Moreover, the problem persists even after post-secondary, where Chan notes that Chinese students are also out-competing locals for coveted jobs out of University. Since Chinese companies can reach global markets more effectively by working through Hong Kong, they are subsequently more likely to open offices there and thus, more likely to hire top-performing Chinese students due to cultural-fit, as well as their superior academic performance.
Chan asserts that one-third of Hong Kong citizens do not trust communism and are thus, reluctant to advocate for political measures that aim to further integrate the two regions. Although there have been notable measures taken to continue integration, the underlying social circumstances continue to halt any considerable progress. “Even today, a US citizen can come to Hong Kong and work for me — even without a visa. However, a Chinese citizen can only stay for two weeks, and must have a visa to come,” explains Chan. The dilemma, Chan asserts, is that Hong Kong must continue to integrate further with China in order to maintain economic stability. The Greater Bay Area project represents a promising move in the right direction, but socio-political hurdles continue to pose real challenges. “The opportunities for China-Hong Kong relations are exciting, but the political and social integration must be approached in a pragmatic way,” asserts Chan.
Indeed, Hong Kong has to figure out how to integrate with China in order to remain a key player. Much of its growth prospects are reliant on this economic alliance and without it, they may forgo substantial economic opportunities in the future.
Chan places particular emphasis on how outside investors can navigate the complexities of investing in China. Earlier this year, Beijing officially opened the doors of its multi-trillion-dollar funds management industry to overseas firms. Before this, foreign investors have been limited to owning 49% of Chinese fund-management businesses. But with a new relaxation on foreign ownership, global companies can now raise their investments straight to 51% and, over three years, to 100%.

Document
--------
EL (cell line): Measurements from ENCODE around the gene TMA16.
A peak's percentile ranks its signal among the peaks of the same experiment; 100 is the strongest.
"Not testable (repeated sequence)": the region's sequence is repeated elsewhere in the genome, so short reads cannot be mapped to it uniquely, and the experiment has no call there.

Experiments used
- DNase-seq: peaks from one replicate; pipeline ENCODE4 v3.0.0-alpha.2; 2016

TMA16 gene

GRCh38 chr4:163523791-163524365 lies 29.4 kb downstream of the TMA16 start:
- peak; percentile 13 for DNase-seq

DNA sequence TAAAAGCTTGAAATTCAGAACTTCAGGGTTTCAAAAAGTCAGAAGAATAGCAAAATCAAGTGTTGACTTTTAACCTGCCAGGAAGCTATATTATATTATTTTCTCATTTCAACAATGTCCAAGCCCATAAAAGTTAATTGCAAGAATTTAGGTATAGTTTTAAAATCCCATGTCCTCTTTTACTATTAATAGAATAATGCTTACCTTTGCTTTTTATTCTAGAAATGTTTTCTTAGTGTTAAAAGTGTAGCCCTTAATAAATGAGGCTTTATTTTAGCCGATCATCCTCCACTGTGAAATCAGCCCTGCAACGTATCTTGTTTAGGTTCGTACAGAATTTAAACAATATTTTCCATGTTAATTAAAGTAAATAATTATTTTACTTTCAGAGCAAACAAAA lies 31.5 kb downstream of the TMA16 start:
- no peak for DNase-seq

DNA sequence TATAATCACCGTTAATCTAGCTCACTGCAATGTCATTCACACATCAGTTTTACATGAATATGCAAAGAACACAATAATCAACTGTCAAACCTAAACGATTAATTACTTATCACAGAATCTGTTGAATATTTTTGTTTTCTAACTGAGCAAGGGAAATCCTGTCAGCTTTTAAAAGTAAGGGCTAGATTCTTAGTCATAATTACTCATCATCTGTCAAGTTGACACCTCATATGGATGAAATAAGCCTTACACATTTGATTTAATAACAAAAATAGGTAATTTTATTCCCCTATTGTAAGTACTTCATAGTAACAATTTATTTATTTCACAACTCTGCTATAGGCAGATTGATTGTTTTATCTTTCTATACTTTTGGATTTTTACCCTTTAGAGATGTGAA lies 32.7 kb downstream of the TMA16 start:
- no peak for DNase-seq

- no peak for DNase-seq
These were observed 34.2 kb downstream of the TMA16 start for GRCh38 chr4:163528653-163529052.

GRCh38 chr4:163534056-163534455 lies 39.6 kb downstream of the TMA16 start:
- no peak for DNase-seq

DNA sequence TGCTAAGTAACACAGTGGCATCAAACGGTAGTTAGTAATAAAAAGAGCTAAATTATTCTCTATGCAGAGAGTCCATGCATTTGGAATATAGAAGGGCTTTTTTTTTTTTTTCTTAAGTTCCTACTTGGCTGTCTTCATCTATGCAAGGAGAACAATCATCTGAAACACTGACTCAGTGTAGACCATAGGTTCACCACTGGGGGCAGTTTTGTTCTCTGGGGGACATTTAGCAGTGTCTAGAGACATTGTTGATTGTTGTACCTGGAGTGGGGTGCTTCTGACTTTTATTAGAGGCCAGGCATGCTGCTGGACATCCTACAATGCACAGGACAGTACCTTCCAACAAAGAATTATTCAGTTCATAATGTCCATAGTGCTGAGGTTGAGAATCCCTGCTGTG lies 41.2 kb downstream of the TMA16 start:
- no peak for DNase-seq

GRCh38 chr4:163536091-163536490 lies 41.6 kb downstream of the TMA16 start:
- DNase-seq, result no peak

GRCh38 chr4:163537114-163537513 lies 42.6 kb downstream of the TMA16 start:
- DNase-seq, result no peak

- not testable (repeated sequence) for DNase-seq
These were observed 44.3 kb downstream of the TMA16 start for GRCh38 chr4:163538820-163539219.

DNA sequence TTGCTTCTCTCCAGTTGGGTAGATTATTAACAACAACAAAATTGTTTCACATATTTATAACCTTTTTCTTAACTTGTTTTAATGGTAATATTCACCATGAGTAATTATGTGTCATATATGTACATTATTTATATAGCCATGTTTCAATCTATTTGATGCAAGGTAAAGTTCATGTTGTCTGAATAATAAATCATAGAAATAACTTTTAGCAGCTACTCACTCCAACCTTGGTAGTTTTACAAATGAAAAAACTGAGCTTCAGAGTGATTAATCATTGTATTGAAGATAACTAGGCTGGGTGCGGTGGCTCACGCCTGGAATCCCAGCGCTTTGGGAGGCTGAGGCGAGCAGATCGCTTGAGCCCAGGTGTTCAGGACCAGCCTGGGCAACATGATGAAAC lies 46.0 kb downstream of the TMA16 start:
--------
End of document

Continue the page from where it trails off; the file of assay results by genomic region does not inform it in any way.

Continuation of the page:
This decision alone, however, may not be sufficient to convince foreign investors that China is truly open to global markets. When asked how foreign investors — specifically Swiss financial institutions — could take advantage of this opening up in China, Chan responds with a fairly pragmatic explanation. Chan, who owns a Hong Kong-based insurance company, says he also has to meet the same requirements as foreign companies in order to get involved with China. “Even if China opens up to investment, it is still going to be difficult because it is such a complex market.”
In order to invest in and potentially own a Chinese company, Chan says you must partner with a mainland citizen. Even for Chan, investments in mainland China are complex and slow-moving. You either invest in a State-owned Enterprise (SOE) or a private company, both of which have their benefits and drawbacks. With an SOE, you know you are getting a more bureaucratic partner; one with management who is accountable not only to themselves but also to the State. Conversely, private enterprises capitalize on more opportunities for profit-maximization, but pose the risk of precarious partnerships.
This reality only sheds light on why the HKEX continues to shatter global IPO records; since inbound FDI into China is met with heavy regulations, it is much easier for foreign investors to connect with Chinese enterprises via Hong Kong. The HKEX is a fantastic alternative since it bridges the gap between China and the rest of the world, and allows offshore investors to capitalize on a fast-growing Chinese market.
Chan places more emphasis on who you lend your trust to rather than what type of business you engage with. If one theme holds strikingly true from Chan’s discussion — and the Asia Leaders Series as a whole — it’s that one mustn’t overlook the human factor of investing in Asia. Yes, the region is experiencing rapid economic growth, but this does not mean the surrounding social environment is advancing at the same pace. “You have to be very selective” when choosing a potential partner for these types of international business ventures, says Chan. He notes that his future partnerships in China will likely be with private enterprises due to the superior flexibility, but only because he has spent over two decades building strong relationships to the point where he can enter into business with someone he knows very well.
Despite any potential sociological barriers to investment in the region, another point of emphasis is placed on Switzerland’s competitive advantages. “The quality control in China is still very weak; there is a perception that Swiss products are of superior quality to Chinese products.” An exciting opportunity exists for Swiss companies which can promote superior quality to mainland Chinese brands.
Any investor that is looking for potential opportunities in China should not overlook the social implications; they should consider the complex socio-political relation with Hong Kong, as well as what type of Chinese company to invest in, and who to invest with.
Through an annual calendar of events in Zurich, the Asia Leaders Series offers business leaders across Europe a premium platform to engage directly with high-profile figures in Asia.